I am aware of the fact that you are a Rhode Island based writer - er, cat - so I am certain that you are aware of the whole prayer banner debacle in the city of Cranston. I think it is utterly ridiculous that the time and money of our court systems is being wasted on such foolishness!
The banner - which is actually a painting, not a physical banner - has stood as a piece of artwork for decades with no complaint from anybody. Now some 15-year-old girl who claims to have "known" that she was an atheist since the age of 10 is having her will upheld over the majority. What 10 year old is certain of their religious convictions? Heck, what teenager is certain of their dogmatic convictions? Years from now, this little snot will have moved on with her life, but the ramifications of what she leaves behind will still be felt.
Am I - and the vast majority of those who speak out on this matter - in the wrong? Or are we right to believe that our collective voice is stronger than the shenanigans of this kid?
Dear Falcon Forever:
Your letter was one of three that I received on this subject just today; and it was the only one with language I could print.
You are correct that I am a Rhode Island based cat, and that I have heard of the debacle over the prayer banner in the auditorium of one of the local high schools. [Ed. Note: The mascot of the school in question is a falcon]. I am printing your letter because it is socially relevant, not because it is something on which I wish to give an opinion.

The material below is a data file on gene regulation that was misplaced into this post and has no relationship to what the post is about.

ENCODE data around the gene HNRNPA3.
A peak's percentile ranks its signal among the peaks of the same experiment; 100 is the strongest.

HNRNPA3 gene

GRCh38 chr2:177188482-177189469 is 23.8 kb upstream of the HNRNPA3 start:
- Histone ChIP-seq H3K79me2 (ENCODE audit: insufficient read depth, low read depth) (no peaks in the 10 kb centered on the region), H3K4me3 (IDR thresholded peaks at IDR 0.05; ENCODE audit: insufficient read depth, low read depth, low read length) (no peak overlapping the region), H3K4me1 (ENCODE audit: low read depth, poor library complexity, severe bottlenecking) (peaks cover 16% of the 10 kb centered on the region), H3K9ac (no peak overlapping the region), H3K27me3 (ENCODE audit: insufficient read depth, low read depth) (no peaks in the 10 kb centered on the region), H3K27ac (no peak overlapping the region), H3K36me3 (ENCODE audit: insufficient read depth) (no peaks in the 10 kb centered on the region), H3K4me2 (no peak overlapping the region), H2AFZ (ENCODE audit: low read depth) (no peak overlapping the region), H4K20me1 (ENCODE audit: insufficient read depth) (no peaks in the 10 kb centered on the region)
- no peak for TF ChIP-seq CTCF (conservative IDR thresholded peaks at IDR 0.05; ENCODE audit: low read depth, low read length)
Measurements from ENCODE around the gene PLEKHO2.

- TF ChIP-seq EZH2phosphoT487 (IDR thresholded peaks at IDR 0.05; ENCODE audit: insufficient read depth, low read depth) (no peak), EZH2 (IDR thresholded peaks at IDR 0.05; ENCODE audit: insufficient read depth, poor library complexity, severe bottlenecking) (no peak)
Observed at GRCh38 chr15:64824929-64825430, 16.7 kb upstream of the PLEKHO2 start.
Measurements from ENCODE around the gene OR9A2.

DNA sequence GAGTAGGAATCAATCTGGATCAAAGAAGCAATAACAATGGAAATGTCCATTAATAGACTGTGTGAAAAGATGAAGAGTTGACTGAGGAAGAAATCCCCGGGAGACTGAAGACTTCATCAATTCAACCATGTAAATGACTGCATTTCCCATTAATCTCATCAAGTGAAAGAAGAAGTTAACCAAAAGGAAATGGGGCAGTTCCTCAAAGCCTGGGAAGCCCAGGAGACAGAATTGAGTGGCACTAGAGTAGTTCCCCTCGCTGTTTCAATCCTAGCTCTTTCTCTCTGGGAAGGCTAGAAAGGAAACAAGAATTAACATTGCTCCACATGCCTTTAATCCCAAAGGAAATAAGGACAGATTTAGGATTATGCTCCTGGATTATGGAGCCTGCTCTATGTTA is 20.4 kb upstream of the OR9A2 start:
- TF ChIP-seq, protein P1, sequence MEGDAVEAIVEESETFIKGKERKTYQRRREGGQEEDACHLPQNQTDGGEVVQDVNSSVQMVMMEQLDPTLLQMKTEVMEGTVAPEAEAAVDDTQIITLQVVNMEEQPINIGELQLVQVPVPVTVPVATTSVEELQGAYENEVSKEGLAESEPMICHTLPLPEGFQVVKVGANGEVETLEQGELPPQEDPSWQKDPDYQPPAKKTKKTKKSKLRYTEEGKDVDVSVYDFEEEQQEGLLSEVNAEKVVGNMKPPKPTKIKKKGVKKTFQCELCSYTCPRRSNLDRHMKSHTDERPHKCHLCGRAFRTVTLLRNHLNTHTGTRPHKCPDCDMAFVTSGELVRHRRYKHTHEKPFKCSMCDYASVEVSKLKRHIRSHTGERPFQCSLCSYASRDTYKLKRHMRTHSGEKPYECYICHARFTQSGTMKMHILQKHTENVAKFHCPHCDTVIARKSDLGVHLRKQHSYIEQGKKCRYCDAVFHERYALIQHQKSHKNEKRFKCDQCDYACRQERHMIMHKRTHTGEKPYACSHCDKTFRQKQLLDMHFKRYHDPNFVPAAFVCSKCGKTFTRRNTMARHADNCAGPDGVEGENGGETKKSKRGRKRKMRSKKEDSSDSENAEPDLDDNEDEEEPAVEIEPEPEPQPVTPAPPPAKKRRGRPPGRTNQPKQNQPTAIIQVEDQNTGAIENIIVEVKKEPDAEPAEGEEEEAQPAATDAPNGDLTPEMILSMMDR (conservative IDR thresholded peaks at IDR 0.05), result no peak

The question of separation of church and state is one that is settled in the U.S. Constitution, which states "Congress shall make no law respecting an establishment of religion, or prohibiting the free exercise thereof; or abridging the freedom of speech, or of the press; or the right of the people peaceably to assemble, and to petition the Government for a redress of grievances."
How this amendment is interpreted has been the stuff of legal wrangling for decades. There are those who believe that Thomas Jefferson's figurative "wall of separation" between church and state is the standard by which we all should live; and there are those who believe that tolerance for the majority rule is more in keeping with our American system of democracy.
Although I will choose not to weigh in with an opinion on this matter, I will comment on the tone of your letter: it is disrespectful. I realize that you are angry and that you feel your civil rights have been violated; but the very wording of the prayer asks for "Help...to be good sports and smile when we lose as well as when we win" as well as spiritual guidance to "always to conduct ourselves so as to bring credit to Cranston High School West". You mock the very prayer you seek to defend. A civil discourse should remain thus. I welcome comments from my readers - across Rhode Island, across the United States, and across the world.
This letter was received on 1/12/12 and printed as an extra edition due to its time-sensitive relevancy. --TK